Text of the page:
January 27, 2021

Residential Schools Monument Announced

Monument Will Reside on the Grounds of Government House 

Today, Lieutenant Governor Russ Mirasty and Premier Scott Moe announced plans to construct a permanent, public monument at Government House in Regina to honour those who suffered, and those who continue to suffer, the impact of the residential school system.

“Our province is well served by Lieutenant Governor Russ Mirasty whose leadership has helped move forward this important gesture of reconciliation,” Moe said.  “May it serve as a site for reflection, conversation, celebration and education, and most importantly as a place for healing.”

The construction of a permanent monument is a response to the Truth and Reconciliation Commission (TRC) Call to Action #82, which recommends installing a publicly accessible, highly visible, Residential Schools Monument in each capital city to honour survivors and all the children who were lost to their families and communities.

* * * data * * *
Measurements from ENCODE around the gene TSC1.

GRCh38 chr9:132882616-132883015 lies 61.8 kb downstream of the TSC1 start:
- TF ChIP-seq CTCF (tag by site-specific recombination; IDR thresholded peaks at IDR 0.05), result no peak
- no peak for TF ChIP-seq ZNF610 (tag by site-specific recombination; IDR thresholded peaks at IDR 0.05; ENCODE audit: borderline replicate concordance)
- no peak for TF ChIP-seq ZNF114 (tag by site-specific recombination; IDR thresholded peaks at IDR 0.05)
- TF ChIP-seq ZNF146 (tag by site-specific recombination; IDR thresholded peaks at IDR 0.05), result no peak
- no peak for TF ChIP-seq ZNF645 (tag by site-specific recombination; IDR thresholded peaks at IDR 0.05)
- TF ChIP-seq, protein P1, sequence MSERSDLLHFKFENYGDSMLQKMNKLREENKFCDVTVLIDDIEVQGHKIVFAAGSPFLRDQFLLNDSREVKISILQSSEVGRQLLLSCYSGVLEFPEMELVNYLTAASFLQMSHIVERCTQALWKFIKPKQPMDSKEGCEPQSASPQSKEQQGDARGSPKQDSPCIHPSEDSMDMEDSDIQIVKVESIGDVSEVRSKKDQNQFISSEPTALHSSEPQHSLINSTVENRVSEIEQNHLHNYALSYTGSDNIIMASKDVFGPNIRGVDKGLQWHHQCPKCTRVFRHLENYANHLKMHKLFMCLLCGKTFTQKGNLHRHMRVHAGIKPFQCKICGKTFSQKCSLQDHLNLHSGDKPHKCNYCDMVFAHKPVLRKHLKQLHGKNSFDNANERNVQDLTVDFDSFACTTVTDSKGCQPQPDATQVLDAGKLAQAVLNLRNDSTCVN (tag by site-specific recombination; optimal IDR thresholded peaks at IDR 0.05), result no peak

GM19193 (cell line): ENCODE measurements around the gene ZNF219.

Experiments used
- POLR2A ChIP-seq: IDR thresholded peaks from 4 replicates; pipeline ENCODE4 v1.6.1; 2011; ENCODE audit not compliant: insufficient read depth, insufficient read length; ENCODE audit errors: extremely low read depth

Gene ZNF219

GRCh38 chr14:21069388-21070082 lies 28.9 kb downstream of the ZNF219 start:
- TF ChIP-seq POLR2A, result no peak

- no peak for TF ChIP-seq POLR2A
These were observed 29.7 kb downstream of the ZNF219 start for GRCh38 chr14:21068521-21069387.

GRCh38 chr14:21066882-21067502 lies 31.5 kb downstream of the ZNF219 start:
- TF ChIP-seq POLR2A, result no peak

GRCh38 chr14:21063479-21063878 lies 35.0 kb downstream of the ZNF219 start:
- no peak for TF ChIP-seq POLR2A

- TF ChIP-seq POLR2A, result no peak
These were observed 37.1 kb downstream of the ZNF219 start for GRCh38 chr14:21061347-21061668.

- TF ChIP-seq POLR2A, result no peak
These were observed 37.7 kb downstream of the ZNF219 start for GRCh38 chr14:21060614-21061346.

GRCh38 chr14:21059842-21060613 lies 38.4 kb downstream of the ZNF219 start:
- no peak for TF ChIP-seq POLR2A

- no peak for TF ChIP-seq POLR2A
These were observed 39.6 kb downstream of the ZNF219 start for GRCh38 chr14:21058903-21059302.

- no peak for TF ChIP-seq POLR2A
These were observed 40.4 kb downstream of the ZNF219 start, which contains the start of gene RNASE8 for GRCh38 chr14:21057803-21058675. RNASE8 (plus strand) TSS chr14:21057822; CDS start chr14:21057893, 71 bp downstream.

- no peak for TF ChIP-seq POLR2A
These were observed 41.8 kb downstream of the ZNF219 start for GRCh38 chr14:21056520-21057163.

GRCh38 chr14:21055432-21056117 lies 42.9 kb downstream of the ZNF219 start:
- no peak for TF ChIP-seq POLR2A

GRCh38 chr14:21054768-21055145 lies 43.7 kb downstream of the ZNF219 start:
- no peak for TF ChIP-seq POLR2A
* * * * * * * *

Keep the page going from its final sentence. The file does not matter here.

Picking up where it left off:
“I’m very pleased that the Government of Saskatchewan is creating this important monument at Government House in Regina,” Mirasty said.  “The monument will be part of the healing journey, and I look forward to continuing my ongoing conversations with Elders and Knowledge Keepers as we work together to develop this meaningful and lasting tribute.”

The Lieutenant Governor will continue to speak with residential school survivors, their families and Indigenous elders throughout the winter.  Construction details of the monument will be shared following this discussion process.

“The Provincial Capital Commission is proud to be working with the Lieutenant Governor to create a lasting monument surrounded by the gardens at Government House,” Minister Responsible for the Provincial Capital Commission Don McMorris said.  “It is a fitting location for a memorial that will act to increase awareness of our province’s history and offer ongoing educational opportunities for students, as well as the general public.”

The residential school system operated in Canada for more than a century.  The federal government reports that 150,000 Indigenous children were removed and separated from their families and communities to attend these schools.  The TRC estimates that approximately 20 federal residential schools operated in Saskatchewan from the 1880s to the 1990s.